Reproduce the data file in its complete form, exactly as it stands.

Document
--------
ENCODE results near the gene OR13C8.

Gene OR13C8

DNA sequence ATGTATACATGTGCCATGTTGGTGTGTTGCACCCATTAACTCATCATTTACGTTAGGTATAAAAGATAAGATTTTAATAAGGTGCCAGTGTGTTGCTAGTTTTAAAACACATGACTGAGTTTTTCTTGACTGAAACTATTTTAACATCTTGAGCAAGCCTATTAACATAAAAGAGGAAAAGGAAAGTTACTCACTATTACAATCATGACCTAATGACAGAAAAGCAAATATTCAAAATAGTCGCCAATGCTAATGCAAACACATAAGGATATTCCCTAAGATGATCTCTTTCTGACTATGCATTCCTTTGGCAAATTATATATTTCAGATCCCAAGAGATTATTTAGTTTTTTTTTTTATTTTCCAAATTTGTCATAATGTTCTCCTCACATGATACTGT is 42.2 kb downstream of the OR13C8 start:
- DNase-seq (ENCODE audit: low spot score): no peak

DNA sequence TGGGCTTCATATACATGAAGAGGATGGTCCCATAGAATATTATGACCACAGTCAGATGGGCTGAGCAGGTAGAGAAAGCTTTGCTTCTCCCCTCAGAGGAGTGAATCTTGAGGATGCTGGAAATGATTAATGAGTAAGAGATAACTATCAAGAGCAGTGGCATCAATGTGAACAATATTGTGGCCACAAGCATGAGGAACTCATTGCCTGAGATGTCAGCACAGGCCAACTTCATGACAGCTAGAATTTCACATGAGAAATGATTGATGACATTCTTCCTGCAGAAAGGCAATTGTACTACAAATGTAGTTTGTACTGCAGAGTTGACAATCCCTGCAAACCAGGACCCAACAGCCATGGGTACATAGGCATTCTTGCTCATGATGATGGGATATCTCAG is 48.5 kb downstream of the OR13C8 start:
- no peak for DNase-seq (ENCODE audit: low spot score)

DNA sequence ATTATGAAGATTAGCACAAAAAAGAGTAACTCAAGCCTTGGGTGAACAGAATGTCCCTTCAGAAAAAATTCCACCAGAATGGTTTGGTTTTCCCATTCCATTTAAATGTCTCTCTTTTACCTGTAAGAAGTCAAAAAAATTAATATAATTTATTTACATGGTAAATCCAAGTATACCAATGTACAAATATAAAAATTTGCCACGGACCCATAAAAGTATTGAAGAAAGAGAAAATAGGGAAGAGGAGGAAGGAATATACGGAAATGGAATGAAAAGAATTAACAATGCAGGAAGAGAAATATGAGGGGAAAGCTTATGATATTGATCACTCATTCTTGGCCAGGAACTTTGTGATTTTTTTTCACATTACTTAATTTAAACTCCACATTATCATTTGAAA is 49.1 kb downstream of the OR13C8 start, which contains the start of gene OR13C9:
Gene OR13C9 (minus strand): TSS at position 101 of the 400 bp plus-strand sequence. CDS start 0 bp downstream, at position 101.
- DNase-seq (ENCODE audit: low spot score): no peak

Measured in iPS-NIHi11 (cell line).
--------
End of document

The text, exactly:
ENCODE results near the gene OR13C8.

Gene OR13C8

DNA sequence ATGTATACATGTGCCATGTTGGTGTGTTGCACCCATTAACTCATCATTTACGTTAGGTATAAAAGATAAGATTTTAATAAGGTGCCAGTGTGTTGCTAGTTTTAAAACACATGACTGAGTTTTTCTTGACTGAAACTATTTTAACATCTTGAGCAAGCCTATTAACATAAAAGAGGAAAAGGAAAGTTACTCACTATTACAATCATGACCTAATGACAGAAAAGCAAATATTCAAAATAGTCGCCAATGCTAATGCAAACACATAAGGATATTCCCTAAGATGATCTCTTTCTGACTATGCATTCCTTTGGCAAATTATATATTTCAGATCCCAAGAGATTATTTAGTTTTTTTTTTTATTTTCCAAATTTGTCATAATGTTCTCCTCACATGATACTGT is 42.2 kb downstream of the OR13C8 start:
- DNase-seq (ENCODE audit: low spot score): no peak

DNA sequence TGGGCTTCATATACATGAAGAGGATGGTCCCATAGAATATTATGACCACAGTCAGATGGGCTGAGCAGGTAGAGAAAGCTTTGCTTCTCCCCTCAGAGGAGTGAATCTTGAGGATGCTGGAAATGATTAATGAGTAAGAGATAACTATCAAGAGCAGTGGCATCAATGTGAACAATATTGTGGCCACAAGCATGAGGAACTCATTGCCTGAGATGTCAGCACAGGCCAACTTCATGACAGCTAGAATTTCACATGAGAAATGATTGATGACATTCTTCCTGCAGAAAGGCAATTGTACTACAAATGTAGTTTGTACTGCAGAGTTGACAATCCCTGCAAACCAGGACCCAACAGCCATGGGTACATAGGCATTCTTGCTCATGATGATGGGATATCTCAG is 48.5 kb downstream of the OR13C8 start:
- no peak for DNase-seq (ENCODE audit: low spot score)

DNA sequence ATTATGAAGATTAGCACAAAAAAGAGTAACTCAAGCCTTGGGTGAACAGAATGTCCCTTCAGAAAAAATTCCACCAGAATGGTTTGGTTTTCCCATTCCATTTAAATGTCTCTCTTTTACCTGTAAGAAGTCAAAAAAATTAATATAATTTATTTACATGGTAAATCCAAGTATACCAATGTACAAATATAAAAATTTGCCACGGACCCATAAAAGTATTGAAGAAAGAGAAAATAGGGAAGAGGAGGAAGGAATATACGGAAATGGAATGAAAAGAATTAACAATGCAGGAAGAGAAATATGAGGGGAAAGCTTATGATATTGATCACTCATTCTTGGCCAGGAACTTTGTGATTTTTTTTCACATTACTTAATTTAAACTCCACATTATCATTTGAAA is 49.1 kb downstream of the OR13C8 start, which contains the start of gene OR13C9:
Gene OR13C9 (minus strand): TSS at position 101 of the 400 bp plus-strand sequence. CDS start 0 bp downstream, at position 101.
- DNase-seq (ENCODE audit: low spot score): no peak

Measured in iPS-NIHi11 (cell line).